It’s not every day that one gets to perform on stage at Boston’s Symphony Hall, especially if you are not a professional musician.
But that day recently came for Natalie Shelton ’05. She got to play the timpani, a giant classical drum, during a performance at Boston’s Symphony Hall. Her performance was part of a new Boston Symphony Orchestra program in which amateur musicians from various professions are selected through an application process, brought together, provided brief rehearsal time, and then given a chance to play in front of a live audience.
Shelton, a psychobiology major, works for Helping Hands, a national nonprofit organization based in Boston, training monkeys to become service animals for people with limited mobility. For years, she has had a love for the drum that dates back to her eighth grade music class.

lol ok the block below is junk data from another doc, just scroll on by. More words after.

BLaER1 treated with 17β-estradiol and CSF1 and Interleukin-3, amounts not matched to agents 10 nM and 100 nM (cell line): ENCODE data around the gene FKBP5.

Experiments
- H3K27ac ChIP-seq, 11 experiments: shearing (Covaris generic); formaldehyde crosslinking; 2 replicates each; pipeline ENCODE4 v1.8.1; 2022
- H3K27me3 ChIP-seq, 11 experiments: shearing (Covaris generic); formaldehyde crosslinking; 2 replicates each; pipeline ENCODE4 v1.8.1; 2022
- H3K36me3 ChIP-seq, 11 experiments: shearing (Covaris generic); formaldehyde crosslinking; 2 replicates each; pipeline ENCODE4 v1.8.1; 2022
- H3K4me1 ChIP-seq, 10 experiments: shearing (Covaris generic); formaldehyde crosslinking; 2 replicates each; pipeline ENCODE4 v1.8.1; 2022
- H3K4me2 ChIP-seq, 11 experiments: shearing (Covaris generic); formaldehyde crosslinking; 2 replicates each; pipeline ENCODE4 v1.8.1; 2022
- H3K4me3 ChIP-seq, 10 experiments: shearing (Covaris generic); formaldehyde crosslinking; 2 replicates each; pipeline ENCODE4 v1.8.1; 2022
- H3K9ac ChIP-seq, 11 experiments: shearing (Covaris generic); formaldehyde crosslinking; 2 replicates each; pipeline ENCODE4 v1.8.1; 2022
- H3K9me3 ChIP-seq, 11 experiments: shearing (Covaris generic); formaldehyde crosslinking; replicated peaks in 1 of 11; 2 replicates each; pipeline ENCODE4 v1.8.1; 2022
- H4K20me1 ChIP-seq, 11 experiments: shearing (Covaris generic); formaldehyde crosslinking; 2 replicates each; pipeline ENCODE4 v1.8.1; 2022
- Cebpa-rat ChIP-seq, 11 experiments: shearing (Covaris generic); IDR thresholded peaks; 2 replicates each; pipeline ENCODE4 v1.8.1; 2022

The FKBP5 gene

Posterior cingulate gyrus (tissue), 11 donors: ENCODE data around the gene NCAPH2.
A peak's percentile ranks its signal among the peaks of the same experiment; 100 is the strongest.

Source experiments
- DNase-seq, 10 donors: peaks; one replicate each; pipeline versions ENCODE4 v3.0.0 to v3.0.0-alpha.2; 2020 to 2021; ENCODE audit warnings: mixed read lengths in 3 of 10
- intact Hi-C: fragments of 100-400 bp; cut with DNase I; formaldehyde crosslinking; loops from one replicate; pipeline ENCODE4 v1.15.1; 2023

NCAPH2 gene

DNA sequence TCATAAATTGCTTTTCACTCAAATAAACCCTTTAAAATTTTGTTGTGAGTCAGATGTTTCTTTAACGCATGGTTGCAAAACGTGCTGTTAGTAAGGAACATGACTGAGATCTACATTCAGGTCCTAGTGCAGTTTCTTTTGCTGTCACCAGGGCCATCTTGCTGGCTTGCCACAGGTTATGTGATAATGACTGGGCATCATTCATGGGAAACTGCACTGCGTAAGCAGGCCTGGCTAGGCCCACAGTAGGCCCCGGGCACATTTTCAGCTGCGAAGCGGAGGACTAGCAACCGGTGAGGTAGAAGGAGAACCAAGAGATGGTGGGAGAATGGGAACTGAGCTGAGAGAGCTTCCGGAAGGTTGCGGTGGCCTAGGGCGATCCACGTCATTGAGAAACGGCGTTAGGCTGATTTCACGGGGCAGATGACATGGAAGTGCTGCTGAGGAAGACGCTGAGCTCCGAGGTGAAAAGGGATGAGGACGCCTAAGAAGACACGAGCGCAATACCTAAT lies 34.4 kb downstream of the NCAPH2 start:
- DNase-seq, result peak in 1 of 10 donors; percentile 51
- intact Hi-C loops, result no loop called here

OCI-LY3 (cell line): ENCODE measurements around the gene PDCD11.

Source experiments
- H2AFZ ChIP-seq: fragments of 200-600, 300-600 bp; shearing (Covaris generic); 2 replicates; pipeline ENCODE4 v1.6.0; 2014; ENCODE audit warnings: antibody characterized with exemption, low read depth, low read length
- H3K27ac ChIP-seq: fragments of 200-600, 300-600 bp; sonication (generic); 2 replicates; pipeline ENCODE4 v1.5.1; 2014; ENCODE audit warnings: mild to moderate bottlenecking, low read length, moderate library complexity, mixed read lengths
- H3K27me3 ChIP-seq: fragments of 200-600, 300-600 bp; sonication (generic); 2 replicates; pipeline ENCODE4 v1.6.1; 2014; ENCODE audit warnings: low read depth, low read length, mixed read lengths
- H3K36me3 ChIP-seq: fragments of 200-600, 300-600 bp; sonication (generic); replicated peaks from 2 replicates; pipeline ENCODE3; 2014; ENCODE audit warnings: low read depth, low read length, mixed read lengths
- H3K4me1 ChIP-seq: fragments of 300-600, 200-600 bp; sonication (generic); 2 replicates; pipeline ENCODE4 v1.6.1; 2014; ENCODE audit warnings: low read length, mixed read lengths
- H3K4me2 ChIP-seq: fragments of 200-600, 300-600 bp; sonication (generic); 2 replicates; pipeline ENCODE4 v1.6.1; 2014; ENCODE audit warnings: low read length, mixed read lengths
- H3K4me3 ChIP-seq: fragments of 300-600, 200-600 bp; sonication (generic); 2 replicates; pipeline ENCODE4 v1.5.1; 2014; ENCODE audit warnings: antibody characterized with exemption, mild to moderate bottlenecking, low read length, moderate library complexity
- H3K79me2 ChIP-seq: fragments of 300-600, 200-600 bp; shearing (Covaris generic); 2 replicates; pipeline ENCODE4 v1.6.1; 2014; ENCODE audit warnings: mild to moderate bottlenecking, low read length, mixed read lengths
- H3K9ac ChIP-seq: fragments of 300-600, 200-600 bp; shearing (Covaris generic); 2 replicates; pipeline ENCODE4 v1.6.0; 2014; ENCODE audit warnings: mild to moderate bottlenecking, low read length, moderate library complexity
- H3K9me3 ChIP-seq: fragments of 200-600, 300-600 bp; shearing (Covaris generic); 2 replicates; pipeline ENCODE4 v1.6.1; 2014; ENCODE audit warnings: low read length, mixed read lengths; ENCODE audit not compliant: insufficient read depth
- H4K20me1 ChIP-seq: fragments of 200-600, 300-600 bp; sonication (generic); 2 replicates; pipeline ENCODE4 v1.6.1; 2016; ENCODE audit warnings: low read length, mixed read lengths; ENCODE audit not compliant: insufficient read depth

She made her stage debut as a drummer in eighth grade, dressed as the Energizer Bunny in a play, she said in a story about the symphony’s program that was broadcast on 90.9 WBUR, Boston’s NPR news station.
Shelton discovered the timpani in high school when she was in the band, but never pursued it as a professional musician. Yet, she was lucky enough to end up on stage at Symphony Hall on Saturday, January 31.
“To play at Symphony Hall, I mean, that’s kind of a dream for any Boston-area musician I would say,” she told the interviewer. “I’ve attended concerts there, but I never imagined I’d be setting foot on the stage. And it was a lottery system, so I feel like I won the lottery!”
More online on WBUR.org:
Listen, read the story and view a video of Shelton rehearsing on WBUR